Details are few, but central Newfoundland leaders are feeling optimistic potential employment opportunities in the mining sector could be just around the corner.
Beaver Brook Antimony Mine, located 43 kilometres west of Glenwood, ceased production in 2012, leaving approximately 90 workers unemployed. Antimony is a grey metal and has been used in infrared detectors, medicine and cosmetics.
Last month, an employment opportunities ad surfaced online with 22 job titles listed, which included a call for miners, welders and electricians.
Appleton Mayor Garrett Watton had a meeting with a mine representative last fall. At that time he said interest was expressed in a restart, but Watton couldn’t confirm it would actually take place.
He did note, the mine continues to be pumped out to prevent it from flooding.
“It takes a significant amount of money to keep a mine pumped out,” Watton said. “So there seems to be a commitment there.”
The potential for a restart already has people talking.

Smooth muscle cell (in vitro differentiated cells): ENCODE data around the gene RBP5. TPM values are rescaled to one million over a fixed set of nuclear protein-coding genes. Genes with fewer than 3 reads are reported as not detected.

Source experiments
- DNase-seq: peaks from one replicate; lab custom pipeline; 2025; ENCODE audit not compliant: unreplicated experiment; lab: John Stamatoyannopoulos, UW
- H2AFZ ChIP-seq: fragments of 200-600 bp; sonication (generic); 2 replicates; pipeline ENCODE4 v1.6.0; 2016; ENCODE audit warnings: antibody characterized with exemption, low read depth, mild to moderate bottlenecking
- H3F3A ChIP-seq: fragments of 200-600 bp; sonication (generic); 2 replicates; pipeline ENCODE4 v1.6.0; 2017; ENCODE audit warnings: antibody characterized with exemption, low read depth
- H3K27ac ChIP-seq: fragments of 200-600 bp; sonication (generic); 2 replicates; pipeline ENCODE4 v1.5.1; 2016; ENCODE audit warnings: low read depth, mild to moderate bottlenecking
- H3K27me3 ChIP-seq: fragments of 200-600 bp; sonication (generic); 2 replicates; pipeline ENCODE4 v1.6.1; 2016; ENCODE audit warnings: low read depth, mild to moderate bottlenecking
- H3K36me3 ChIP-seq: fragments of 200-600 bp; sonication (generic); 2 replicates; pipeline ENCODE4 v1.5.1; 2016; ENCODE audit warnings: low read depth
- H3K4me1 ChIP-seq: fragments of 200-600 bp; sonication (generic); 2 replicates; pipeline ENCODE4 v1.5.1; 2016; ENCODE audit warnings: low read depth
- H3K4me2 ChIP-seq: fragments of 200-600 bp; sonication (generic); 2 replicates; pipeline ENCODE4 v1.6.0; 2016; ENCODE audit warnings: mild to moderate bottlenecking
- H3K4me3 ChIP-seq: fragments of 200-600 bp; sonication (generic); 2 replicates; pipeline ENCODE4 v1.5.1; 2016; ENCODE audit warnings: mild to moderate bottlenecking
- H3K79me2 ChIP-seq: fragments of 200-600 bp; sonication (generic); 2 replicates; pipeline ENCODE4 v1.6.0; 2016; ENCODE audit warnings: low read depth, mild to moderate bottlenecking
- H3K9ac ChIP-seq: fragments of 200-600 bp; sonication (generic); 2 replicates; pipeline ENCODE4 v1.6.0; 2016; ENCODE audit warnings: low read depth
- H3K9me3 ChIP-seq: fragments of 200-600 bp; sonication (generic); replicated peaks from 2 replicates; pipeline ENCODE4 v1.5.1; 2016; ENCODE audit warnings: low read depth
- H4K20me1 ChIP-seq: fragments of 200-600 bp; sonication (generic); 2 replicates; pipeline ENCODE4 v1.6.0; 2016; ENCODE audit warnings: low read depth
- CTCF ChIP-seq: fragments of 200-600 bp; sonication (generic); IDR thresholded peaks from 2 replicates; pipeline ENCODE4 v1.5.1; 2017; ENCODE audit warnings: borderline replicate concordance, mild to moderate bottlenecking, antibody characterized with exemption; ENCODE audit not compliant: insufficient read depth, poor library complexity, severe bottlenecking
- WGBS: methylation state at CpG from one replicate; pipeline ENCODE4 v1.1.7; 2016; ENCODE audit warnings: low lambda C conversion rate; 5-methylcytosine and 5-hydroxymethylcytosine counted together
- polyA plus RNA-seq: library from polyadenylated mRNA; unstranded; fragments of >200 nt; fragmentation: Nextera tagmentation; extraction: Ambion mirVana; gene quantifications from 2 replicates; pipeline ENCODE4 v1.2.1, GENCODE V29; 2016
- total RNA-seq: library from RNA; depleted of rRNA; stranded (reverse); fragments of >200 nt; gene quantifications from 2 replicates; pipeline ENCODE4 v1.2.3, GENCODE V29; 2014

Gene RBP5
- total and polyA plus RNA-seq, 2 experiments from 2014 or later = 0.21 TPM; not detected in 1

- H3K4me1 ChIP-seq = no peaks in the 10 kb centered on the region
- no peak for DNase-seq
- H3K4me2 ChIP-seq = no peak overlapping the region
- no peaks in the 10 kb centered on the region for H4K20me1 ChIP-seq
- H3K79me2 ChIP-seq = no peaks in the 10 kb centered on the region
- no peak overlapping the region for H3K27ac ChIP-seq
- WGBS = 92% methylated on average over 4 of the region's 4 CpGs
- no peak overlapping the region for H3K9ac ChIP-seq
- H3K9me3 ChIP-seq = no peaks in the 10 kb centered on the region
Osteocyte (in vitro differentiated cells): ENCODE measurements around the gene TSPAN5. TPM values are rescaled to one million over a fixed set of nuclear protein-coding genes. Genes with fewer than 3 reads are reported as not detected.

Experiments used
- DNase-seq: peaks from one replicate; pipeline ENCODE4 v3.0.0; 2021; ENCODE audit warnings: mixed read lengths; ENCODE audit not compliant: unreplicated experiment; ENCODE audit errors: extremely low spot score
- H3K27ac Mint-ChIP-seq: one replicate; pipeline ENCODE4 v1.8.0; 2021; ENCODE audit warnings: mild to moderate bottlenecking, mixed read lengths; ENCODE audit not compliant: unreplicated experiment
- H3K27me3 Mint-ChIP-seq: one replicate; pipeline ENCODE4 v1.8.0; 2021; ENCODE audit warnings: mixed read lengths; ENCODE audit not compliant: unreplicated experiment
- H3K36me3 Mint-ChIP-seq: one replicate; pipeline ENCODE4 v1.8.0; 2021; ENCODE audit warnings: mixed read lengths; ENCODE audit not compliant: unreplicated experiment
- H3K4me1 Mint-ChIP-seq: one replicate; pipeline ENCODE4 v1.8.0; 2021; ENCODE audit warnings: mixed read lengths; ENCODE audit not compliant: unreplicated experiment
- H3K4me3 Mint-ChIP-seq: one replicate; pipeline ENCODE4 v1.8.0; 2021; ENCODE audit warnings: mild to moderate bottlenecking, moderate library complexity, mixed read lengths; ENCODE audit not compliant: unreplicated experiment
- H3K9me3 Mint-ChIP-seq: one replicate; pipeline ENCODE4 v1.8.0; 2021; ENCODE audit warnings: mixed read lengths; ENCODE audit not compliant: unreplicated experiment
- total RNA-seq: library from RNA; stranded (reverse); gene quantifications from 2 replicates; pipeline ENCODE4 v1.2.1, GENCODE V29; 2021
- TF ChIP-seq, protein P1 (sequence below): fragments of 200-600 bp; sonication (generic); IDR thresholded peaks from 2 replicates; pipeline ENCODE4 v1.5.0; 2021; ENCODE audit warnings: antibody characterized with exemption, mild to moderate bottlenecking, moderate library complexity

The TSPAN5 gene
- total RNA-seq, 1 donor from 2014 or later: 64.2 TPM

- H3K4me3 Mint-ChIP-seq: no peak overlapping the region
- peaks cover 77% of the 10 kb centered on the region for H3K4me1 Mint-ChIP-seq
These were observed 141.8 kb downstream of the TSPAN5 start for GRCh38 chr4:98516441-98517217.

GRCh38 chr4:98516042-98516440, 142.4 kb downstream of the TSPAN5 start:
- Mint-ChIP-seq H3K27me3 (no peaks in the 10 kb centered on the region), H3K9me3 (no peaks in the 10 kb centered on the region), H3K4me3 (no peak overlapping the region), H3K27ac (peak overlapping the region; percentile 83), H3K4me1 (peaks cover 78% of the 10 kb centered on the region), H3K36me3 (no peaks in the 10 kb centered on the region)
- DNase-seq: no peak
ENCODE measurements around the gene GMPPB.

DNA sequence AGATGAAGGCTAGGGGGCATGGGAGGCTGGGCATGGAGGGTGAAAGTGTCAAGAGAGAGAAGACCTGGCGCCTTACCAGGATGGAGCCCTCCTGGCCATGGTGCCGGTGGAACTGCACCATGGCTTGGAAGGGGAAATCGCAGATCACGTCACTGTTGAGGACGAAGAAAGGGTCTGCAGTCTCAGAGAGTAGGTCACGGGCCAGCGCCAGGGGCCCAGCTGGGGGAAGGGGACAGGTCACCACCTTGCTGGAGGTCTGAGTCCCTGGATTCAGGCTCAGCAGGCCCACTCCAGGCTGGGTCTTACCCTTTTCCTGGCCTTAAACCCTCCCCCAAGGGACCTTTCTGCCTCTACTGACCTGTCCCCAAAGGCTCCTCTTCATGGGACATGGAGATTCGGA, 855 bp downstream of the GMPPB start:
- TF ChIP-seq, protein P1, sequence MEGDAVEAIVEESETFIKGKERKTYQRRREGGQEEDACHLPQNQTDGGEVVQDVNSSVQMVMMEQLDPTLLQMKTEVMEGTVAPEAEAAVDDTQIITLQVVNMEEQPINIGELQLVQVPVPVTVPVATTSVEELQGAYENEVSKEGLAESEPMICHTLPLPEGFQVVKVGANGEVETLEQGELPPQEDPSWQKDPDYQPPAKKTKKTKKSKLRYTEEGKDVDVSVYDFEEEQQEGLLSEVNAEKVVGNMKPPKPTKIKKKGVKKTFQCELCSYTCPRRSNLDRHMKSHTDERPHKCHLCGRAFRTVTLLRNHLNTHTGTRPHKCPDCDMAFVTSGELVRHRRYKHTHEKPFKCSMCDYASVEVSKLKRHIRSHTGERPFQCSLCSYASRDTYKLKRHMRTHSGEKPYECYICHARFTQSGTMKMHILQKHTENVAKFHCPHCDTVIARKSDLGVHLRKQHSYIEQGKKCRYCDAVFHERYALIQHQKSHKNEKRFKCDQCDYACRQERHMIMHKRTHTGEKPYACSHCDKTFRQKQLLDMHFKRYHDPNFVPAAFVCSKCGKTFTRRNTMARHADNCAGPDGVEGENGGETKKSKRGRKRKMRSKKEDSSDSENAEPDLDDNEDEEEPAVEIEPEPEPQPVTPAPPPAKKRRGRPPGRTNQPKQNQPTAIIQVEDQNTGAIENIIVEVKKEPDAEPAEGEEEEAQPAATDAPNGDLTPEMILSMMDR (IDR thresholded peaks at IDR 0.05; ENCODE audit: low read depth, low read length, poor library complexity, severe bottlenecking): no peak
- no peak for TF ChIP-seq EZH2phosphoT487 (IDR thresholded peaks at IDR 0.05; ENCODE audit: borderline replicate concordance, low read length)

“A lot of workers in the past, in our area, went on to work at Voisey’s Bay, (Labrador), Iqaluit and other places up north,” he said. “A number of them have expressed an interesting in being able to return home to work, so people are looking forward to it.”
Hazel Bishop, president and CEO of the Gander and Area Chamber of Commerce, has seen the ad as well.
But like everyone else, Bishop said information is limited.
“It’s a positive sign to see they are advertising,” she said.
“It’s something that would be good for the area and the province as a whole,” if it were to reopen, she added.
Multiple calls and emails to the Beaver Brook Antimony Mine by The Central Voice were not returned. An email to Hunan Nonferrous Metals Corporation (HNC) which the mine is listed as a subsidiary of, bounced back.
The Central Voice also reached out to the Department of Natural Resources, but did not receive a response by deadline.